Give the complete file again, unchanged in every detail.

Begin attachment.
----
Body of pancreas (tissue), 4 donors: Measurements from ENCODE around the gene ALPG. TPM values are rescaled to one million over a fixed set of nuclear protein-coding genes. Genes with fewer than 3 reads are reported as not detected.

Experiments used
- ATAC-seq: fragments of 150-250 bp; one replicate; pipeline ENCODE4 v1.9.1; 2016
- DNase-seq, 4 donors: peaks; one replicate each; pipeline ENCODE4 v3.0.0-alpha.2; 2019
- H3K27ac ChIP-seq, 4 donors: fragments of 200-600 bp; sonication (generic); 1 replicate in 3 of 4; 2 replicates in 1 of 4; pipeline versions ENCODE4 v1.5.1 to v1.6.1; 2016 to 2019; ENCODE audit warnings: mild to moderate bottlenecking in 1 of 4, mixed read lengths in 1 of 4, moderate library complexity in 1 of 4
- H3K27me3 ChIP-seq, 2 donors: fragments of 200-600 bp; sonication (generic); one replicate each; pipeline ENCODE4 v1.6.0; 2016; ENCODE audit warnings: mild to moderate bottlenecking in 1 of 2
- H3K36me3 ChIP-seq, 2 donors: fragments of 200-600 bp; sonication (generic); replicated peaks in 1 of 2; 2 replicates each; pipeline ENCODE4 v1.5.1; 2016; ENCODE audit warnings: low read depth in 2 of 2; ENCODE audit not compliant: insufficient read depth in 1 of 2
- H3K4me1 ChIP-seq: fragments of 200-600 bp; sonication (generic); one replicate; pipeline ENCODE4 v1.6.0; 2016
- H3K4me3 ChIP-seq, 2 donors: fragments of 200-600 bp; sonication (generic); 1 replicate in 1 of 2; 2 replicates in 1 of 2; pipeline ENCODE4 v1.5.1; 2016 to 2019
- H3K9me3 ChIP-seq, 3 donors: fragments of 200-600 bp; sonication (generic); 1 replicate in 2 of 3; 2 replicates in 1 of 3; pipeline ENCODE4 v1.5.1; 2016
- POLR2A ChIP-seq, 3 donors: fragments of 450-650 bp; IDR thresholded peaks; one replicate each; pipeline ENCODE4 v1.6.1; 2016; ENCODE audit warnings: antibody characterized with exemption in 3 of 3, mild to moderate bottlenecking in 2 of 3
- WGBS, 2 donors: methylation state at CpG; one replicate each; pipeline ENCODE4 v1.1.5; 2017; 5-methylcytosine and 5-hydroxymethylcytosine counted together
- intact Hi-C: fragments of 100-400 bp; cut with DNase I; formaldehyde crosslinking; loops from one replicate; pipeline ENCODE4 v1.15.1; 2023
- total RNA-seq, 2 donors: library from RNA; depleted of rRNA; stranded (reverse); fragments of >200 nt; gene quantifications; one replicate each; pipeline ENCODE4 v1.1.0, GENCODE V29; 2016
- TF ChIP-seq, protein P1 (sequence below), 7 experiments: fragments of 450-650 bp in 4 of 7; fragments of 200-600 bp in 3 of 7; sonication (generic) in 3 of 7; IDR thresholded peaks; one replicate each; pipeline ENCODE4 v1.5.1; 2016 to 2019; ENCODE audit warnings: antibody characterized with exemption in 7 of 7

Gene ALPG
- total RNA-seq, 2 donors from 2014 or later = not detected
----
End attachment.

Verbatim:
Body of pancreas (tissue), 4 donors: Measurements from ENCODE around the gene ALPG. TPM values are rescaled to one million over a fixed set of nuclear protein-coding genes. Genes with fewer than 3 reads are reported as not detected.

Experiments used
- ATAC-seq: fragments of 150-250 bp; one replicate; pipeline ENCODE4 v1.9.1; 2016
- DNase-seq, 4 donors: peaks; one replicate each; pipeline ENCODE4 v3.0.0-alpha.2; 2019
- H3K27ac ChIP-seq, 4 donors: fragments of 200-600 bp; sonication (generic); 1 replicate in 3 of 4; 2 replicates in 1 of 4; pipeline versions ENCODE4 v1.5.1 to v1.6.1; 2016 to 2019; ENCODE audit warnings: mild to moderate bottlenecking in 1 of 4, mixed read lengths in 1 of 4, moderate library complexity in 1 of 4
- H3K27me3 ChIP-seq, 2 donors: fragments of 200-600 bp; sonication (generic); one replicate each; pipeline ENCODE4 v1.6.0; 2016; ENCODE audit warnings: mild to moderate bottlenecking in 1 of 2
- H3K36me3 ChIP-seq, 2 donors: fragments of 200-600 bp; sonication (generic); replicated peaks in 1 of 2; 2 replicates each; pipeline ENCODE4 v1.5.1; 2016; ENCODE audit warnings: low read depth in 2 of 2; ENCODE audit not compliant: insufficient read depth in 1 of 2
- H3K4me1 ChIP-seq: fragments of 200-600 bp; sonication (generic); one replicate; pipeline ENCODE4 v1.6.0; 2016
- H3K4me3 ChIP-seq, 2 donors: fragments of 200-600 bp; sonication (generic); 1 replicate in 1 of 2; 2 replicates in 1 of 2; pipeline ENCODE4 v1.5.1; 2016 to 2019
- H3K9me3 ChIP-seq, 3 donors: fragments of 200-600 bp; sonication (generic); 1 replicate in 2 of 3; 2 replicates in 1 of 3; pipeline ENCODE4 v1.5.1; 2016
- POLR2A ChIP-seq, 3 donors: fragments of 450-650 bp; IDR thresholded peaks; one replicate each; pipeline ENCODE4 v1.6.1; 2016; ENCODE audit warnings: antibody characterized with exemption in 3 of 3, mild to moderate bottlenecking in 2 of 3
- WGBS, 2 donors: methylation state at CpG; one replicate each; pipeline ENCODE4 v1.1.5; 2017; 5-methylcytosine and 5-hydroxymethylcytosine counted together
- intact Hi-C: fragments of 100-400 bp; cut with DNase I; formaldehyde crosslinking; loops from one replicate; pipeline ENCODE4 v1.15.1; 2023
- total RNA-seq, 2 donors: library from RNA; depleted of rRNA; stranded (reverse); fragments of >200 nt; gene quantifications; one replicate each; pipeline ENCODE4 v1.1.0, GENCODE V29; 2016
- TF ChIP-seq, protein P1 (sequence below), 7 experiments: fragments of 450-650 bp in 4 of 7; fragments of 200-600 bp in 3 of 7; sonication (generic) in 3 of 7; IDR thresholded peaks; one replicate each; pipeline ENCODE4 v1.5.1; 2016 to 2019; ENCODE audit warnings: antibody characterized with exemption in 7 of 7

Gene ALPG
- total RNA-seq, 2 donors from 2014 or later = not detected